“The source of inspiration for my own projects is the environment, getting lost in the places that I want to photograph. First I just wander around, walking through empty spaces, sometimes instinctively, sometimes on a previously drawn out route.”
Helena Rovira (born in 1984) is a Spanish landscape photographer. She studied photography at “Centro de la Imagen y la Tecnología Multimedia” (Universidad Politécnica de Barcelona) and graduated in 2006. Helena Rovira has also participated in several workshops held by Pep Bonet, Alejandro Castellote, and Joan Roig, for example.
Artist statement: “The focus of my photographic universe revolves around territory and landscape. I analyze the places I want to photograph and then impose a clean frame upon them, simplifying structures and subsequent treatment based on color unsaturation. I’m interested in the gray days, cloudy and light fall-winter atmospheres. I define my work as shy and subtle topography that reflects the intervention and interaction of human life and existence in the world, both in the cities and in protected natural areas.”
Helena Rovira, what was your first camera and photographic experience?
The first camera I used was a compact analog of my father, who used it to capture the moments during our summer holidays. When I started to get interested in photography, I bought a Nikon F55, which I used mainly to explore my own existence through conceptual self-portraits during my college years.
Why did you become a photographer?
When I was young, I started to collect the images that were published in the sunday papers my grandmother used to buy. At the age of 16, I felt a deep interest in the medium. I wanted to be the one who took those photos.
What does photography mean to you?
Which photographer has inspired you most? In what way?
My favorite photographer is Stephen Shore, he is absolutely authentic. Robert Adams fascinates me, too. Then I like other classic photographers such as Ed Ruscha, Joel Sternfeld and John Gossage. Todd Hido is also wonderful, just as Duane Michals. They represent what I’m looking for in photography: territory, good books and photographic sequences.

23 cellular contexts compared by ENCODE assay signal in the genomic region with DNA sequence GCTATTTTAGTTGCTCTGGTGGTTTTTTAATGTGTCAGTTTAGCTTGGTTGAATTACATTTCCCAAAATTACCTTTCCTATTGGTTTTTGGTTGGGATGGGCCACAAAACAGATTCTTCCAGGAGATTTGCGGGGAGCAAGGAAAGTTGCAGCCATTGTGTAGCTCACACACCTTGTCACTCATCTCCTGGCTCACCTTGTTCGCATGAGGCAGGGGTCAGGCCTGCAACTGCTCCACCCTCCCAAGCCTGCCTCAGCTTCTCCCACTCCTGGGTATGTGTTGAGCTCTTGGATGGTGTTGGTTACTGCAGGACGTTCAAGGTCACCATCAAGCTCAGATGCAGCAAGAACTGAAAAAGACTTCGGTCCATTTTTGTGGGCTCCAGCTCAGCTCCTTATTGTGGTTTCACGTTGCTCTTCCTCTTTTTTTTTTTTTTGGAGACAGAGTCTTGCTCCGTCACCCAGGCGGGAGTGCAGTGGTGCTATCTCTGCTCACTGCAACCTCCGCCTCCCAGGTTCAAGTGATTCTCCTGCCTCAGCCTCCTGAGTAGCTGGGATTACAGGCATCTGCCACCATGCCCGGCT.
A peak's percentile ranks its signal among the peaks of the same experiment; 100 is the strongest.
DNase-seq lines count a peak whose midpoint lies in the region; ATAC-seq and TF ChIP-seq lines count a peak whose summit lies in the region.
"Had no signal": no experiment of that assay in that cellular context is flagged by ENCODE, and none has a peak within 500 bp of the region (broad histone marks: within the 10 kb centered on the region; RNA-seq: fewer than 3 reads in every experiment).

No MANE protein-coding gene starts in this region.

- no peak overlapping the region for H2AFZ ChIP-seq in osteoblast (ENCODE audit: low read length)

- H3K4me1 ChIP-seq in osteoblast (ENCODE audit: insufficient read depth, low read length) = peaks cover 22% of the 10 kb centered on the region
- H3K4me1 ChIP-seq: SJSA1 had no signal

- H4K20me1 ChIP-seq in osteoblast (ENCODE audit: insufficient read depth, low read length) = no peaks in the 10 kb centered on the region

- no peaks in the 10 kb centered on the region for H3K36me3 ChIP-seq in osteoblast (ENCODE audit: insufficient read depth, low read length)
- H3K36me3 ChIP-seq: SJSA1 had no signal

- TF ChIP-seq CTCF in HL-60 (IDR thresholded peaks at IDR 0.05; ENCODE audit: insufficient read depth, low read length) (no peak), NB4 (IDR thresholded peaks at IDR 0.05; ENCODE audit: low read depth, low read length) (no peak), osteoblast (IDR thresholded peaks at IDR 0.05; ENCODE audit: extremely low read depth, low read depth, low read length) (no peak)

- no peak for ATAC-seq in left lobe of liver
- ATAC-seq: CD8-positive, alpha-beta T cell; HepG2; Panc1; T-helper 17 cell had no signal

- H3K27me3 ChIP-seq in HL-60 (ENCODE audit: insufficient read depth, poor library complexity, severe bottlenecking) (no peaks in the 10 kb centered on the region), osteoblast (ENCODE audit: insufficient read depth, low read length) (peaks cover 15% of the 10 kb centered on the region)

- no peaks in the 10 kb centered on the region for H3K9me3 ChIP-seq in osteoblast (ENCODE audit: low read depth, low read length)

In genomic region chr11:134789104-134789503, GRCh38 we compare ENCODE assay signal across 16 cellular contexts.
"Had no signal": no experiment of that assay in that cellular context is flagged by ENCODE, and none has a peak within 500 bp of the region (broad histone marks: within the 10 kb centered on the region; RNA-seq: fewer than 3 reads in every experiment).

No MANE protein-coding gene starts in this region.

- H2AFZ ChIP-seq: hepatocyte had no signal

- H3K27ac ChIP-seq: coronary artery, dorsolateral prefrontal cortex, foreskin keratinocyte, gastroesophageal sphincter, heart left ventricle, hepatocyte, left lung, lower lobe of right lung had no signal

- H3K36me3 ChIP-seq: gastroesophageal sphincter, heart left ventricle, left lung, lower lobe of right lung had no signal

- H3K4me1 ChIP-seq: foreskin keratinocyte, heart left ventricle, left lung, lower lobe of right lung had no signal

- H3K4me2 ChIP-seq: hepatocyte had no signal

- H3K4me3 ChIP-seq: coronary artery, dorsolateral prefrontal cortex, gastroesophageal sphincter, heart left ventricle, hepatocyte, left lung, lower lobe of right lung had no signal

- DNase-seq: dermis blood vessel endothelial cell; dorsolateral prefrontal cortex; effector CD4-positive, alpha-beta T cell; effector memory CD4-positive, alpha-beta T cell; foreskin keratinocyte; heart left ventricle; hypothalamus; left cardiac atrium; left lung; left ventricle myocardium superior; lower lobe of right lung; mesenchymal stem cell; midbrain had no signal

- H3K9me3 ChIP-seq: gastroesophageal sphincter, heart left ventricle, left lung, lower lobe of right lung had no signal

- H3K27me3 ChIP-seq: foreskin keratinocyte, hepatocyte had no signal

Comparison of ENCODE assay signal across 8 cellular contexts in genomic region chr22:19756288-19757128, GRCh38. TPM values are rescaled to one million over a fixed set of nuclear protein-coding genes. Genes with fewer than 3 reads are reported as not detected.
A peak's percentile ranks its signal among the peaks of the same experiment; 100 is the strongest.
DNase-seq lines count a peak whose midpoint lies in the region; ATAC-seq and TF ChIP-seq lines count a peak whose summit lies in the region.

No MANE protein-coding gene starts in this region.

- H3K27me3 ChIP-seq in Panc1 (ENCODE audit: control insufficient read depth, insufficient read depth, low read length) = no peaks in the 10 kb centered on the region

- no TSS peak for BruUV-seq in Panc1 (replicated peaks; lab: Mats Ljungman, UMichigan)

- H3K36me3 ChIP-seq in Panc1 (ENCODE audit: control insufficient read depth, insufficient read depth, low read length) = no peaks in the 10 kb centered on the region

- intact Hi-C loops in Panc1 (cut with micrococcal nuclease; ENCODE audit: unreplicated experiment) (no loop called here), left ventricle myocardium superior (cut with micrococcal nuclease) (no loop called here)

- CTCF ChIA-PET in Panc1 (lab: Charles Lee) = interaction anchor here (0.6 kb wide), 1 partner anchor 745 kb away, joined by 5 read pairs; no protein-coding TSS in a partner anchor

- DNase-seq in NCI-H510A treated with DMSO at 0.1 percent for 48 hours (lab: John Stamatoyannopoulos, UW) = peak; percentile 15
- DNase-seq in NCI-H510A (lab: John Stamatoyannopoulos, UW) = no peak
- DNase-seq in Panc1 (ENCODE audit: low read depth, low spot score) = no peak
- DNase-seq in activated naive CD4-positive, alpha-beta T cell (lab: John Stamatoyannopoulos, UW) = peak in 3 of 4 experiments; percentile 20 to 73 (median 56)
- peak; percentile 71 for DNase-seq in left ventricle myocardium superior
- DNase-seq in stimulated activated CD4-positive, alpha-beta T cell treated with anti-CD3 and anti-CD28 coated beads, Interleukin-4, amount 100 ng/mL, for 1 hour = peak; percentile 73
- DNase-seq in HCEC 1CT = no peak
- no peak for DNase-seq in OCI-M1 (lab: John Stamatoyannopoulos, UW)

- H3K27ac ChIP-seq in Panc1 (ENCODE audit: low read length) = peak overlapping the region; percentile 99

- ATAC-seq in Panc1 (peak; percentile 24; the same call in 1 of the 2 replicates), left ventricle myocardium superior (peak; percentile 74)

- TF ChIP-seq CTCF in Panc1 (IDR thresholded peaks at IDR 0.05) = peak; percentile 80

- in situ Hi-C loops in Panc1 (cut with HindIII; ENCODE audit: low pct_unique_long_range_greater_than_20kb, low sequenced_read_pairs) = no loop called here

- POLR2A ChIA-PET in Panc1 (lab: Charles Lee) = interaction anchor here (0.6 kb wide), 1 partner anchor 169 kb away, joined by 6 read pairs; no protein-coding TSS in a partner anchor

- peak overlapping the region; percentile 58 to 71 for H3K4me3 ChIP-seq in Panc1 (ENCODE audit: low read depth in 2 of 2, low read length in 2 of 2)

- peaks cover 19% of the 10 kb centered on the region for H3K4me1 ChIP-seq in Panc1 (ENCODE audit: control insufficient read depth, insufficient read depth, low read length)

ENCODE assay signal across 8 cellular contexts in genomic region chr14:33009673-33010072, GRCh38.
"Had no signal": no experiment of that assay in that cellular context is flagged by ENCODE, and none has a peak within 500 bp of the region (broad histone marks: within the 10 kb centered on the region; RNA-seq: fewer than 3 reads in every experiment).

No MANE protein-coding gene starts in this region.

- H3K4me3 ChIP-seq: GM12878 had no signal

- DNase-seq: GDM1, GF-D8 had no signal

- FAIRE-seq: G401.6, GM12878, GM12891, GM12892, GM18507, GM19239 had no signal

US-photographer Todd Hido being followed at night while shooting
“I guess the night just kind of erases a lot of stuff. There is a lot of negative space at nighttime. And there is a mystery about it that’s intriguing me. The way the light changes. and streetlights cast shadows on houses, almost as if some of them were spotligt.”
Your favorite photography quote?
“The most important thing is not the camera but the eye.”
How would you describe your photographic voice?
Intimate. I realize my projects calmly starting from a previous idea that I have in mind. I document and investigate about what has already been done about a specific subject or theme, and then try to provide a fresh look at what I’m photographing.
What’s important in order to develop an own photographic language?
One becomes a photographer over the years, with work, when technique, eye and speech come together and point into the same direction, just as Henri Cartier-Bresson once said. Each photographer brings his or her own experience along, how to do certain things and to see the world differently. That’s what my photography is about. In my case, once I found my area, I focused on specialising in the genre of landscape. Therefore both the vision, and having something to say, are very important in order to achieve a personal style, and not let your work appear flat and boring.
What do you consider to be the axis of your work?
The focus of my photographic universe revolves around territory and landscape. I analyze the places I want to photograph and then impose a clean frame upon them, simplifying structures and subsequent treatment based on color unsaturation. I’m interested in the gray days, cloudy and light fall-winter atmospheres. I define my work as shy and subtle topography that reflects the intervention and interaction of human life and existence in the world, both in the cities and in protected natural areas.
What are the characteristics a good photographer must have?
Ideas, speech and coherence.
Where do you draw inspiration from for your photographic projects?
The source of inspiration for my own projects is the environment, getting lost in the places that I want to photograph. First I just wander around, walking through empty spaces, sometimes instinctively, sometimes on a previously drawn out route.
What do you think is more important: a perfect use of the camera or a strong photographic idea?
The idea is central in today’s contemporary photography. These days, digital photography has sophisticated the handling of the camera which allows to shoot in even under the most adverse conditions. Also, with digital cameras getting cheaper and cheaper, they are becoming more accessible for everyone, hence a continuously growing number of people are taking pictures. The important thing now is that the photographs have a context, a worked out speech, a pretense or purpose. That’s fundamental in my eyes.
What kind of photography equipment and photographic supplies do you use?
Nikon D700 with a 50mm and 35-70mm.
What’s your favorite website about photography?
What photography book would you recommend?
Several! “On Photography” by Susan Sontag, “The Photobook: A History” by Martin Parr and Gerry Badger, and the photo book “The Pond” by John Gossage.
Have a look at Martin Parr’s photography book “The Photobook: A History”
Which advice would you give someone who wants to become a professional photographer?
First of all: Love what you do at all times! Then try to learn something new all the time. Analyze other photographers and nourish your eyes looking at their work. That’s important. Then, care about adding your personal style. Last but not least: a great deal of public relations and good contacts.